Patriots look to contain Roethlisberger

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Patriots look to contain Roethlisberger

FOXBORO The goal for dealing with Pittsburgh Steelers quarterback Ben Roethlisberger is pretty cut and dry.

Hit him hard.

A lot.

But Roethlisberger, all 6-foot-5, 241 pounds of him, is no easy take-down.

His size, strength and ability to throw on the road is challenging enough.

When you toss in the potential roughing the passer call, which seems to be happening more often these days throughout the NFL, containing a quarterback like Roethlisberger has the potential to put the most quarterback-hungry defender in a bit of a quandary.

"Sometimes it is; it's hard," said Patriots defensive tackle Vince Wilfork. "It's definitely hard, especially when you have a bigger quarterback. You have these big quarterbacks and they're not calling the play dead until they're on the ground sometimes."

Patriots defensive lineman Shaun Ellis acknowledges that the potential for roughing the passer is always present, regardless of how big a quarterback may be.

But, he added, it becomes a much larger issue when facing a quarterback like Roethlisberger.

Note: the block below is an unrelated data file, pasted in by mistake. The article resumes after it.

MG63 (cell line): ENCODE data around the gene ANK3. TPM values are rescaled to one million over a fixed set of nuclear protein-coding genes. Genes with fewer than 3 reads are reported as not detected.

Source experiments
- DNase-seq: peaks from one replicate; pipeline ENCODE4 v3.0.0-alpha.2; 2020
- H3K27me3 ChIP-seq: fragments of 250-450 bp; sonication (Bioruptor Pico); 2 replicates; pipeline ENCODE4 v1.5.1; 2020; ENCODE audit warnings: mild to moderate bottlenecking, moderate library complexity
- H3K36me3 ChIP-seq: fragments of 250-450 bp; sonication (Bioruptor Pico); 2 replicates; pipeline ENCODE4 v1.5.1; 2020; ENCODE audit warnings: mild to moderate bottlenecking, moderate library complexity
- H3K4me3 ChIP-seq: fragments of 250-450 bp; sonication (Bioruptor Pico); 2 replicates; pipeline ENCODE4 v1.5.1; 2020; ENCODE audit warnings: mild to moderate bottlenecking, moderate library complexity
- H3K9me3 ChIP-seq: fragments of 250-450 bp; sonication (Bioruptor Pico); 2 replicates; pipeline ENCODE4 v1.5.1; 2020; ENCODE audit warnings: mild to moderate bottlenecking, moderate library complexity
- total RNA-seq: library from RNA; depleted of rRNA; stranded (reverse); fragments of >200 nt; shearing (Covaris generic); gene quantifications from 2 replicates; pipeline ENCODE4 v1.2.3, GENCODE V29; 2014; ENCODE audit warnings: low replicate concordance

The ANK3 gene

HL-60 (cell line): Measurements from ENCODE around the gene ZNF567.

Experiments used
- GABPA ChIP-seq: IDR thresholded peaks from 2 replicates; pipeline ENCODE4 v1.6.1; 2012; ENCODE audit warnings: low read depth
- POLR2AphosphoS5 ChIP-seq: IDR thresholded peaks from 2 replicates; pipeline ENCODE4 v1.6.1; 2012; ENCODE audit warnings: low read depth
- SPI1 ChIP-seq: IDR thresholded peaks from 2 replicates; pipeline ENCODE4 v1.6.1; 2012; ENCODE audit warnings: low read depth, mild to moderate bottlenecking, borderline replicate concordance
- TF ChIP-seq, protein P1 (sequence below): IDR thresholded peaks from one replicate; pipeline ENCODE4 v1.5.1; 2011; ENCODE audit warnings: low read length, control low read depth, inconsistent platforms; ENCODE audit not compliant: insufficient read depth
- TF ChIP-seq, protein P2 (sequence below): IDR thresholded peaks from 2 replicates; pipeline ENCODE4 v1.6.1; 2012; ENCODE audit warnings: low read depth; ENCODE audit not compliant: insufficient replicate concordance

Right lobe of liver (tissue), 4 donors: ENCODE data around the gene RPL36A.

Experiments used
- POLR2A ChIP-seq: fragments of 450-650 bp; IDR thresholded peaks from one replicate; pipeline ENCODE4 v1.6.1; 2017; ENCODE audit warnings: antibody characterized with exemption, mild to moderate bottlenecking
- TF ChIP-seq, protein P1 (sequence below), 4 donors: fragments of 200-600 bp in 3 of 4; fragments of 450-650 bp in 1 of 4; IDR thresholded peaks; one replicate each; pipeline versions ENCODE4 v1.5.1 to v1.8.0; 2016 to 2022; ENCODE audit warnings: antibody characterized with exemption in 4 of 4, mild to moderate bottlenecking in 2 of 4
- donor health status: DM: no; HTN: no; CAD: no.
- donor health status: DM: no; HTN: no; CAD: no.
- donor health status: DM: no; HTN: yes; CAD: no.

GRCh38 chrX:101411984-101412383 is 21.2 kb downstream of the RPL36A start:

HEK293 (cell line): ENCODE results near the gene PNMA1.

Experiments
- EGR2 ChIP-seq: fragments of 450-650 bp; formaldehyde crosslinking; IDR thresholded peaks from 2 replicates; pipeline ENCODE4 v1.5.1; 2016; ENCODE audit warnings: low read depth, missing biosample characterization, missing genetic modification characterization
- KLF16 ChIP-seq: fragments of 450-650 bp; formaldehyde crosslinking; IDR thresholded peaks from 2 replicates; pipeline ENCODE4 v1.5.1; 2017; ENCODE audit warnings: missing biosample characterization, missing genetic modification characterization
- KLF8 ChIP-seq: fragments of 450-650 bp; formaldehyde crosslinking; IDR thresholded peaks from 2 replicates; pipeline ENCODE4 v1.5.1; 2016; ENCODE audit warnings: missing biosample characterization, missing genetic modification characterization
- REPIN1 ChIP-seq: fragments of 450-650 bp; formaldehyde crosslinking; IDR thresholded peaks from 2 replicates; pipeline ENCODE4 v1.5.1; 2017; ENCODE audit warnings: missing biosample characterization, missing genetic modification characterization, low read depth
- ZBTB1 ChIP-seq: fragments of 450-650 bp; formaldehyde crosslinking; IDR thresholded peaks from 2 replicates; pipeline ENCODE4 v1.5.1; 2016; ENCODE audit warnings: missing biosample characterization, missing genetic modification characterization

"Ben is a big guy in the pocket," Ellis said. "He's elusive in the pocket -- not fast, but he's deceptive; he can get away from a lot of things."

While this is true, Roethlisberger has also taken his share of hits as well.

In fact, he has been sacked 20 times this season.

Only St. Louis' Sam Bradford and Jay Cutler of the Chicago Bears have been sacked more than Roethlisberger this season.

Even with teams seemingly finding ways to put him on the ground, the Patriots are wise enough to know that he's still a dangerous threat, even when a defender seemingly has him wrapped up.

"You watch film and there are a lot of guys falling off him," Wilfork said. "There are a lot of guys that think they have him, but they don't have him, where at the last minute he flicks the ball. This is the only guy that you have him wrapped up and he can flick the ball 30 yards down the field."

"That's probably the worst thing about being on defense against them; when he scrambles around and start breaking tackles," said Pats cornerback Devin McCourty.

That's when Roethlisberger has the ability to inflict the most damage on a defense.